My service dog, Morgan, is not much different from your average dog, something I frequently forget when I slip my hand into his harness and he walks close beside me ensuring my balance. Then there are the times when he comes to my chair, without my asking, stands stock still (“brace”), and carefully steps forward pulling me up to my feet. Or in a store yesterday when another dog snapped at him, and he simply looked astonished rather than responding with justifiable menace in return.
Morgan, in fact, seems so in-humanly human, with his gentle spirit, attentiveness to my needs, and endless capacity for play, that it’s no wonder I often forget that he, as one would say, is “just” a dog.
This morning I gave him a bone and off he went into the yard. I expected him to lie down and munch away as he’s often done on other occasions. Instead, he wandered about, poking his nose hither and yon until, finally satisfied, he carefully dug up the dirt under our hydrangea bushes and buried the bone. He had canvassed the yard for the perfect spot as carefully as an interior designer might set a priceless vase on exactly the right table. Morgan has, of course, buried bones many times before yet I am always amazed when, sometimes weeks later, he seems eminently able to recall exactly where he hid one of these treats.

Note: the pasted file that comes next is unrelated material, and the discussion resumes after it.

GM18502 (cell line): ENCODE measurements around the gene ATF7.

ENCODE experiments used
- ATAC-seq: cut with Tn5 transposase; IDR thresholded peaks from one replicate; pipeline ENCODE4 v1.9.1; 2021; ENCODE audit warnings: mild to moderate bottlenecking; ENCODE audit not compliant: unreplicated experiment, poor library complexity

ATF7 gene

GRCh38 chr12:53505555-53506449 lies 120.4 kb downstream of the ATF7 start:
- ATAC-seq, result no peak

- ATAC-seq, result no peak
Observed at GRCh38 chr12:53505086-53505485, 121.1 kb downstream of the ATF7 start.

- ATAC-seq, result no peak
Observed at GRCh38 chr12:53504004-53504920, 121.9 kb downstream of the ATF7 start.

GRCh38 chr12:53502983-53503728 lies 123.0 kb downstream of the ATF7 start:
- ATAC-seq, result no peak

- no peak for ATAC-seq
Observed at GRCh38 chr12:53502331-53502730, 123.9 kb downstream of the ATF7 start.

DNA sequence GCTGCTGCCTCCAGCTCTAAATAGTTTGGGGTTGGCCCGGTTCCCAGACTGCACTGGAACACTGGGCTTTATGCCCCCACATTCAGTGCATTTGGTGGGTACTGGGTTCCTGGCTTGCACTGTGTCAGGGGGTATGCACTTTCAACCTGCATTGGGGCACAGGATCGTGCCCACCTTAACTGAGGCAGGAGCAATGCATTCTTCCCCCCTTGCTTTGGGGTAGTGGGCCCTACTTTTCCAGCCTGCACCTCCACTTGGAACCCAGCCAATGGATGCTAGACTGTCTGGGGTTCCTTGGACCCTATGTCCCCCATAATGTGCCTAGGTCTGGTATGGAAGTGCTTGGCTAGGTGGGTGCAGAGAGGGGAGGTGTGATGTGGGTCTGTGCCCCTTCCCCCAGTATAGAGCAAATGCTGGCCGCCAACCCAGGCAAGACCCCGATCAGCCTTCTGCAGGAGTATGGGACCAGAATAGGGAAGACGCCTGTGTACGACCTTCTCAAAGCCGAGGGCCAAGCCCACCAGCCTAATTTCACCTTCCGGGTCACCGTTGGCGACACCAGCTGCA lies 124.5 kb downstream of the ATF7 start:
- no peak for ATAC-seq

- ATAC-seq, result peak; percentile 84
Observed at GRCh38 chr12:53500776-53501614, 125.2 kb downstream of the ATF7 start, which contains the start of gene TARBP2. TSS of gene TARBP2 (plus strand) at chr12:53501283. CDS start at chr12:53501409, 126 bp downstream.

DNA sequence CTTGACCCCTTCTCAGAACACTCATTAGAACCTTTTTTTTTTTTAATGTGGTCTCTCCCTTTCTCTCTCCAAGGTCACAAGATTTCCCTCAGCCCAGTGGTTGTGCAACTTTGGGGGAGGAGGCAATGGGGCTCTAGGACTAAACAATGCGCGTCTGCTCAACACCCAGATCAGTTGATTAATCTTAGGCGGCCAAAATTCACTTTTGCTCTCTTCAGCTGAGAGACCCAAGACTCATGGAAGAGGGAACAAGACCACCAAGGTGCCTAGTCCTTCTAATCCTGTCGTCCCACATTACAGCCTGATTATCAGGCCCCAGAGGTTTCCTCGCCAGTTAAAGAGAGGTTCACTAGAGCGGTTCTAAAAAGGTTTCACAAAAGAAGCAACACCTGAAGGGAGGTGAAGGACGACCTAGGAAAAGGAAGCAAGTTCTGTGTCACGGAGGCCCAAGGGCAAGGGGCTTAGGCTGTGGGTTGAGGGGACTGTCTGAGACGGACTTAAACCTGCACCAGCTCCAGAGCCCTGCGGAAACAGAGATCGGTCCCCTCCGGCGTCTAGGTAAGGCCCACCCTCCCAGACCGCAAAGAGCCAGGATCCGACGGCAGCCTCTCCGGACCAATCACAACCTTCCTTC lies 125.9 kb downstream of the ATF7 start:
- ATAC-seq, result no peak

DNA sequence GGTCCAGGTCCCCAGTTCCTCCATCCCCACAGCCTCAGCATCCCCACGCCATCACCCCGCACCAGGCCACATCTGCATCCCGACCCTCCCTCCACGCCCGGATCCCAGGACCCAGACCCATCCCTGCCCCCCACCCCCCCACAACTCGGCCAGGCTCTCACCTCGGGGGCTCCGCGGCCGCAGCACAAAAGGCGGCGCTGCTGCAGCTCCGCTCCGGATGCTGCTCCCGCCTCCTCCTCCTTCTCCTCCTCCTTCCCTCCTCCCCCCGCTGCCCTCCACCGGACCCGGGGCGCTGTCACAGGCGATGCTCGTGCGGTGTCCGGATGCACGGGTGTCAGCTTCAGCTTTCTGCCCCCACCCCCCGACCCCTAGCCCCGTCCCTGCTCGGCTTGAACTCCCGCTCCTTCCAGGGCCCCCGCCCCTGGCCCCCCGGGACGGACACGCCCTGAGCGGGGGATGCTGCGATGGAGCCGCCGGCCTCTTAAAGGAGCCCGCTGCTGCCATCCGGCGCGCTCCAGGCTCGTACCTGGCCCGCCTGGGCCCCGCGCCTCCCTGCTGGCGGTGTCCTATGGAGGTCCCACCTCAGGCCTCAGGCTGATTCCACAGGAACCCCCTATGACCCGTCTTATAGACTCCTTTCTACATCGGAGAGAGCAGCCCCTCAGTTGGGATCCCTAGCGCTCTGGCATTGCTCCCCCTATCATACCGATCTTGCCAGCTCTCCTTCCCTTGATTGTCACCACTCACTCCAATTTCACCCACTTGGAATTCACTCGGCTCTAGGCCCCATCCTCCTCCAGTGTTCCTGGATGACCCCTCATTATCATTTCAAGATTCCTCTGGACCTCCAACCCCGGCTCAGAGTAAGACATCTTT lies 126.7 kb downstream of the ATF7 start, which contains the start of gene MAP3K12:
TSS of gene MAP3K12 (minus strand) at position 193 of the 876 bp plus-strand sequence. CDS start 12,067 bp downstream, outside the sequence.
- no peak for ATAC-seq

But why do dogs do this? Do they consider bones as we would precious jewels, to be hidden away lest some unscrupulous person try to steal them? Or do dogs worry that we might not feed them, so they use these buried bones as we would a pantry closet, with items that can be brought out to assemble a quick dinner?
Animal behaviorists tells us that dogs bury bones as a trace element from their wild history. Long before the dog became tame and domesticated, its wild forebears seized the remaining bones after the pack had eaten the carcass of its kill. The leftover bones did not decay, as does meat. Furthermore, many types of bones contain nutrient-rich marrow. Finally, bones are much easier to transport than, say, the remains of a large antelope, and they are also much easier to store. The bones provided a source of food to satiate the dog, particularly when other food was scarce. In addition, gnawing on bones cleaned the dog’s teeth and actually changed their dentition to the modern set of teeth dogs have today.
It seems that bones are an inherent part of the dog’s previous historic existence as a scavenger (a life which, sadly, still exists for dogs in many parts of the world). Today, we see that dogs bury bones in places that we quickly forget about. But the dog remembers.
We hope you enjoyed “boning up” on this bit of history and knowing something about why your own dog might dig up the entire garden to find that one perfect spot to bury his calcified treasure!